Friday Night at NOMA: An evening of art and community engagement


Neptune Steel Orchestra performs at Friday Nights at NOMA. Photo provided by Crystal McCAy.

As New Orleans Museum of Art gallery attendant Matthew Germenis describes, Friday nights at NOMA serve “to make use of the very wonderful staff here at the museum that knows about and cares about everything that we have in here, and trying to give back. I think that’s what Friday nights are about, having the community share with us in different ways the passion for this art that everyone who works here has.”

The New Orleans Museum of Art hosts Friday Nights at NOMA with a range of activities for visitors to experience and enjoy every week. “Pretty much every Friday night,” Germenis explains, “with the exception of maybe three or four Fridays every year, we have [Friday Nights at NOMA] until 9 p.m. So we extend our hours three hours instead of closing at 6 p.m.”

The evening is filled with opportunities to learn about and experience art history through the extensive display of exhibits that the museum offers, ranging from pre-Columbian art on the third floor to European Renaissance and Baroque art on the first. Adding to the already immense array of offerings of the museum, Friday nights at NOMA brings in even more for visitors to experience.

“We always have a live musical act, we have an activity table for children, sometimes there’s also an arts activity for adults, we have an open bar, and we usually try to do either a gallery talk with one of our curators, especially when a show has just opened up, or we will get a docent to do a tour throughout the museum. We also try to do a screening as much as possible, mostly documentaries. Those are in our auditorium,” Germenis describes.

This past Friday’s musical performance featured a Caribbean steelpan group titled Neptune Steel Orchestra. The distinctive feature of the group’s performance was the various sizes and tones of the steelpans played by its members. The steelpan traces its origins back to Trinidad and Tobago, a pair of islands in the Caribbean near the coast of Venezuela.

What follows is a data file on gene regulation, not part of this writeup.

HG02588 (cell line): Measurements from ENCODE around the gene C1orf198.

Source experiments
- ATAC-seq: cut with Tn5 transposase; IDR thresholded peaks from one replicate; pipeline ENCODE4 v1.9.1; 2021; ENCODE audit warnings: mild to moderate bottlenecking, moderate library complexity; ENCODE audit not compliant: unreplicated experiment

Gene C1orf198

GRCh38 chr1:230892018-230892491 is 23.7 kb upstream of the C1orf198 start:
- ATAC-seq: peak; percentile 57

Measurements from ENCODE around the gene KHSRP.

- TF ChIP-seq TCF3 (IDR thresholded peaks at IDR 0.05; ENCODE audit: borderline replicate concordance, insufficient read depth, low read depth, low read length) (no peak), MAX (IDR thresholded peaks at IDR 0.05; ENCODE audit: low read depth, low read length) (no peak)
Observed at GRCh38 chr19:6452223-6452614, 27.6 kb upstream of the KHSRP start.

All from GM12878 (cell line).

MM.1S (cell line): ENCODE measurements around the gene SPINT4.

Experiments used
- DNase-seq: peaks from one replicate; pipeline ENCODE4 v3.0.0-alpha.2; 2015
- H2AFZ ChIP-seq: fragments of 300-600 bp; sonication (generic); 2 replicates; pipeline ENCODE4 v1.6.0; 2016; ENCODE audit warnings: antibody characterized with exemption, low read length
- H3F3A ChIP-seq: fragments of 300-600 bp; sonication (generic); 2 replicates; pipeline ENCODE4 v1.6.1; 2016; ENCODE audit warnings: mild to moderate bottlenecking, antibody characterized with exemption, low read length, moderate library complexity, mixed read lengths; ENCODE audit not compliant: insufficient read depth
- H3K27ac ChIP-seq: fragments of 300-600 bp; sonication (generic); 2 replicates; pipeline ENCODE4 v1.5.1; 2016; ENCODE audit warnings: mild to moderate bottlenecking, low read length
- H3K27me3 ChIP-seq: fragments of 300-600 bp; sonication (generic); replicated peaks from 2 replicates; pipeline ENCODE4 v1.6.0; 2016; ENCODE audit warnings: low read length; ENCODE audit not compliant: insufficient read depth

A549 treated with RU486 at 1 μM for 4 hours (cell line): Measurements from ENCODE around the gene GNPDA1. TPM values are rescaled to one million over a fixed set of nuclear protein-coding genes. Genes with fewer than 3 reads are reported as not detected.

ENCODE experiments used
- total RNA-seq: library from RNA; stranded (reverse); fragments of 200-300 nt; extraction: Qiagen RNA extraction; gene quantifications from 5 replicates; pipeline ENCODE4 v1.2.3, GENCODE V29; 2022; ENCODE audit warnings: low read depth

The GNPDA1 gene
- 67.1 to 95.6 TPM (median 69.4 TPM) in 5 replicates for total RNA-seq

“We started this particular group in 2016. We are all from Trinidad,” says group member Suzette Riley. “We live here now in New Orleans. The captain is the person who owns all of the pans. He is who we call a “pan man,” a person who has been involved in pan for a long time over the years, so he started that back in Trinidad, then he came to New Orleans and continued the tradition of beating pans.”

Neptune Steel Orchestra’s performance at NOMA captivated the attention of the crowd and even attracted a few dancers. As Riley explained the instrumental elements of the group, “we have a range of instruments that play different tones. The lead pan is the tenor pan that plays the melody. From there you have the supporting pans. . . they play the chords and some melodies as well. And then you have the triple cello, which plays a lot of the chords and countermelodies. It brings a richness and a deeper tone to the band. And then we have the rhythm section in the back, and that helps to bring the beat together. Then we have the drummer, which is a traditional set of drums.”

Other activities at the event included a guided tour of the full collection of the glass and ceramics gallery, a family activity table, a gallery talk with museum curator Mel Buchanan, and a film screening.

“All of this is designed to attract a much larger demographic depending on what your interest is,” Germenis said of NOMA’s engagement focus. “So if we have people that want to watch documentaries, we try to satisfy them. For people bringing families in, we have something for kids, and we try to do as many talks as possible as well to educate the community about what we have.”